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Angular acceleration, $\alpha =-\frac{mgl}{I}\theta $ ------ for rotational SHM of pendulum
where “m” and “I” are mass and moment of inertia of the oscillating objects in two systems.
In order to understand the nature of cause, we focus on the block-spring system. When the block is to the right of origin, “x” is positive and restoring spring force is negative. This means that restoring force (resulting from elongation of the spring) is directed left towards the neutral position (center of oscillation). This force accelerates the block towards the center. As a result, the block picks up velocity till it reaches the center.
The plot, here, depicts nature of force about the center of oscillation bounded between maximum displacements on either side.
As the block moves past the center, “x” is negative and force is positive. This means that restoring force (resulting from compression of the spring) is directed right towards the center. The acceleration is positive, but opposite to direction of velocity. As such restoring force decelerates the block.
In the nutshell, after the block is released at one extreme, it moves, first, with acceleration up to the center and then moves beyond center towards left with deceleration till velocity becomes zero at the opposite extreme. It is clear that block has maximum velocity at the center and least at the extreme positions (zero).
From the discussion, the characterizing aspects of the restoring force responsible for SHM are :
We observed that acceleration of the object in SHM is proportional to negative of displacement. Here, we shall formulate the general equation for SHM in linear motion with the understanding that same can be extended to SHM along curved path. In that case, we only need to replace linear quantities with corresponding angular quantities.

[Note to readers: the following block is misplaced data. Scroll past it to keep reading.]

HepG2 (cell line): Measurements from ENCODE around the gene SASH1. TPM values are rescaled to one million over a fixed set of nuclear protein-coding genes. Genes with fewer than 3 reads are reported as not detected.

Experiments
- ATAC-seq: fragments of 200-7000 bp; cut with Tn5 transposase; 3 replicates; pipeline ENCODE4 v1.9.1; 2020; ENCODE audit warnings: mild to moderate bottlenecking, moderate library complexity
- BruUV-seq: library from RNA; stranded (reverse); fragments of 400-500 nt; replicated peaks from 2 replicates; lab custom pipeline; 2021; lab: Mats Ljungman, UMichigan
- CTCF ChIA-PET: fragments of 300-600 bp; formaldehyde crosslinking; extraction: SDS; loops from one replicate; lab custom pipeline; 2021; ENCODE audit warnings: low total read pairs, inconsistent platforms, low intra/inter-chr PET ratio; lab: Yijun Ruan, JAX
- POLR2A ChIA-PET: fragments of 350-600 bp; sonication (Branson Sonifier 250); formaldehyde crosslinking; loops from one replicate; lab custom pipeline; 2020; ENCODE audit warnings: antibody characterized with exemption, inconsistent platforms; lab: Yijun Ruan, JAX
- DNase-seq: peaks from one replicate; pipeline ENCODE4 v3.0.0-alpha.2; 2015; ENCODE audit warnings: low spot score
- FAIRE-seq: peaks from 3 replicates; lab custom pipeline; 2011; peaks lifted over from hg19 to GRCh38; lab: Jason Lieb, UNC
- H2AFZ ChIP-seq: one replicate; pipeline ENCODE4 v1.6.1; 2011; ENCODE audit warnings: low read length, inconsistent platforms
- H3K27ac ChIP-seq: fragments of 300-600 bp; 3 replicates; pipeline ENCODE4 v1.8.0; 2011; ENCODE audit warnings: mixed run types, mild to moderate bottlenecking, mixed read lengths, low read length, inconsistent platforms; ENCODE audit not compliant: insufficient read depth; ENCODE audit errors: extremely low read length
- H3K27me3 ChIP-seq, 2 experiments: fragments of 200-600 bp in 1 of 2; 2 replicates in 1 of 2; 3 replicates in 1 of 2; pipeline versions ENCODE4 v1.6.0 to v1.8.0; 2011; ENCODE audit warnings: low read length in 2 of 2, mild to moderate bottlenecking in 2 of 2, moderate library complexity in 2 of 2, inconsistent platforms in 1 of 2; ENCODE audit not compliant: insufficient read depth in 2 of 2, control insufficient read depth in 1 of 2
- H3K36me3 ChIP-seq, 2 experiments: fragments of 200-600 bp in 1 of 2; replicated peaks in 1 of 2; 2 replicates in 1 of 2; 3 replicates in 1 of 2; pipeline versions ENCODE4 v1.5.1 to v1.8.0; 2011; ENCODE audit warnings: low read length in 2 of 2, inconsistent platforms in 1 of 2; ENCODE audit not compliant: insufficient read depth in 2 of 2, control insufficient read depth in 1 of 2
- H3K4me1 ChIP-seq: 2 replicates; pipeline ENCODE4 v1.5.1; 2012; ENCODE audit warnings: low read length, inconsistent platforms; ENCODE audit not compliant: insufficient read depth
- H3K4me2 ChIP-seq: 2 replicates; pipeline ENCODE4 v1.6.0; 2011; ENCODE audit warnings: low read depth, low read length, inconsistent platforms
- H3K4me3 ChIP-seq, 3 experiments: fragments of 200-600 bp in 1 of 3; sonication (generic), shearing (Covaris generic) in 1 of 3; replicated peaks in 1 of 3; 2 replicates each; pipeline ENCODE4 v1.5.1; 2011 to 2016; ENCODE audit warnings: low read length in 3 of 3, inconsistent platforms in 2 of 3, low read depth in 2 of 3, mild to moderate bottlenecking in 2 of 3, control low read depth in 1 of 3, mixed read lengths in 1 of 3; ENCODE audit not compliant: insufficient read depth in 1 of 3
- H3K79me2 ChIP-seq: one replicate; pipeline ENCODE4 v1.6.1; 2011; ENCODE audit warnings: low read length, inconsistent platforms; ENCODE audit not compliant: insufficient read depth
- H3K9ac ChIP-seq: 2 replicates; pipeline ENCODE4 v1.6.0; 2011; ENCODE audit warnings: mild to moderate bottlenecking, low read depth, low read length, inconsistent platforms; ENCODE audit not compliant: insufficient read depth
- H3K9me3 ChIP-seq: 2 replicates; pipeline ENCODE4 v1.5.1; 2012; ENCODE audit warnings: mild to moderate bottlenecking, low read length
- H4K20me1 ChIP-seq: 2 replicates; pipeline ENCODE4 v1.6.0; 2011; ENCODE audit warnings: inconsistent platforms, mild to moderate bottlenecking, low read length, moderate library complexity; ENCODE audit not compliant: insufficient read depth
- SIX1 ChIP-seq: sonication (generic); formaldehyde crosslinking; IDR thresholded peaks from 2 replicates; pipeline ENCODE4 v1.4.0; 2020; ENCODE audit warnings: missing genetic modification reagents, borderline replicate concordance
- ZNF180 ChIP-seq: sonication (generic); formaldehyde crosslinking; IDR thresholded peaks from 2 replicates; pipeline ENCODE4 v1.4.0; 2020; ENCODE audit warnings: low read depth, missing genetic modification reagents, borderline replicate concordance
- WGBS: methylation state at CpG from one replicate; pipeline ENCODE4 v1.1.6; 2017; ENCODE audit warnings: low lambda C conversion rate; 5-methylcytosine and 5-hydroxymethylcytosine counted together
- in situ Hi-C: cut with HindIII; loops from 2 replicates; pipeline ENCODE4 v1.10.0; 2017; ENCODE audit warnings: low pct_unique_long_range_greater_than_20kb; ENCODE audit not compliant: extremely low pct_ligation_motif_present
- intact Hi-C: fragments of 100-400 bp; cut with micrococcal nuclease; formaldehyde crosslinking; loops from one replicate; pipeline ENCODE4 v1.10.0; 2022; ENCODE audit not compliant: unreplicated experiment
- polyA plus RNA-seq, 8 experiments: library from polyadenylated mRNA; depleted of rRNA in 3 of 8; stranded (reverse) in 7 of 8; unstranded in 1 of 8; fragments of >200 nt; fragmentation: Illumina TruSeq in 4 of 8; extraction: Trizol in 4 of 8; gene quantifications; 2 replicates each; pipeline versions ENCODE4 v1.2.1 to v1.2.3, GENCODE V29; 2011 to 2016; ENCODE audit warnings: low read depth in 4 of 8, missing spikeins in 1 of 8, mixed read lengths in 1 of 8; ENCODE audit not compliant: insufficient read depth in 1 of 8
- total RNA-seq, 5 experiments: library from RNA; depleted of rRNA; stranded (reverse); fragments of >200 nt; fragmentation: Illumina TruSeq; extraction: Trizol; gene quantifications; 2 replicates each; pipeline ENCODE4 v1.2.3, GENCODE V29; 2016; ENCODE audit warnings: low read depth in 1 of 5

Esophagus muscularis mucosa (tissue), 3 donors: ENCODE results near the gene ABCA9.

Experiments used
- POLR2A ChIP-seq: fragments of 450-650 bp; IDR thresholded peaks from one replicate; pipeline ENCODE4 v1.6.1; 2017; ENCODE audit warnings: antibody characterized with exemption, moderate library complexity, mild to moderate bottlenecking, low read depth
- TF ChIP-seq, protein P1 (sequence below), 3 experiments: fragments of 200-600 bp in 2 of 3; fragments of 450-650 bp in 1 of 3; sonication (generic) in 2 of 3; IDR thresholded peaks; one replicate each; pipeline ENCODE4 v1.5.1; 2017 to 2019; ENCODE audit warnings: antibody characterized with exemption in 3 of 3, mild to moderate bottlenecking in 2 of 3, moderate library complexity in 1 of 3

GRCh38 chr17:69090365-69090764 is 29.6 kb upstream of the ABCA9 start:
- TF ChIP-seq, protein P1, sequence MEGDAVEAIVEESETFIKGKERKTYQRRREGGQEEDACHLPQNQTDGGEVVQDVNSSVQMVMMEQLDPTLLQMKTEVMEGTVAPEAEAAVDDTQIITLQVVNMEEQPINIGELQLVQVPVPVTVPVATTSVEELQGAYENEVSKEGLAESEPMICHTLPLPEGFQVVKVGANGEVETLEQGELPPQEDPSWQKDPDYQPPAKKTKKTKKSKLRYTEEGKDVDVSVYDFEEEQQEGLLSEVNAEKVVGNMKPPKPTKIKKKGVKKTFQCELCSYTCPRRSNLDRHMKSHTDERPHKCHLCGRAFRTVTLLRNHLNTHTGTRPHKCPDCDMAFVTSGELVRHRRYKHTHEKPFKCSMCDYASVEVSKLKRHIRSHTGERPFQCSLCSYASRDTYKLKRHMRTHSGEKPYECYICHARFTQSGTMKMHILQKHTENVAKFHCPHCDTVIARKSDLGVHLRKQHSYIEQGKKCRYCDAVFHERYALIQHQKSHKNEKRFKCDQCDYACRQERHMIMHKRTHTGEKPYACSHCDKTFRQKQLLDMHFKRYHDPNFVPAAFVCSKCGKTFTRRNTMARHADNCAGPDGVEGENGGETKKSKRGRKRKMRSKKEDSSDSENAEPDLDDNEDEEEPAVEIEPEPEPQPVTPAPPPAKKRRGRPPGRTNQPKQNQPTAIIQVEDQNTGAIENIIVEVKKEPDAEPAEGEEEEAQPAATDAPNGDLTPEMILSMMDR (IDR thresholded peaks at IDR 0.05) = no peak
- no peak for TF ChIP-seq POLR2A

$$a=-{\omega}^{2}x$$
where “ ${\omega}^{2}$ ” is a constant. The constant “ω” turns out to be angular frequency of SHM. This equation is the basic equation for SHM. For block-spring system, it can be seen that :
$$\omega =\sqrt{\left(\frac{k}{m}\right)}$$
where “k” is the spring constant and “m” is the mass of the oscillating block. We can, now, write acceleration as differential,
$$\frac{{d}^{2}x}{d{t}^{2}}=-{\omega}^{2}x$$
$$\Rightarrow \frac{{d}^{2}x}{d{t}^{2}}+{\omega}^{2}x=0$$
This is the SHM equation in differential form for linear oscillation. A corresponding equation of motion in the context of angular SHM is :
$$\Rightarrow \frac{{d}^{2}\theta}{d{t}^{2}}+{\omega}^{2}\theta =0$$
where "θ" is the angular displacement.
In order to solve the differential equation, we consider position of the oscillating object at an initial displacement ${x}_{0}$ at t =0. We need to emphasize that “ ${x}_{0}$ ” is initial position – not the extreme position, which is equal to amplitude “A”. Let
$$t=\mathrm{0,}\phantom{\rule{1em}{0ex}}x={x}_{\mathrm{0,}}\phantom{\rule{1em}{0ex}}v={v}_{0}$$
We shall solve this equation in two parts. We shall first solve equation of motion for the velocity as acceleration can be written as differentiation of velocity w.r.t to time. Once, we have the expression for velocity, we can solve velocity equation to obtain a relation for displacement as its derivative w.r.t time is equal to velocity.
We write SHM equation as differential of velocity :
$$a=\frac{dv}{dt}==-{\omega}^{2}x$$
$$\Rightarrow \frac{dv}{dx}X\frac{dx}{dt}=-{\omega}^{2}x$$
$$\Rightarrow v\frac{dv}{dx}=-{\omega}^{2}x$$
Arranging terms with same variable on either side, we have :
$$\Rightarrow vdv=-{\omega}^{2}xdx$$
Integrating on either side between interval, while keeping constant out of the integral sign :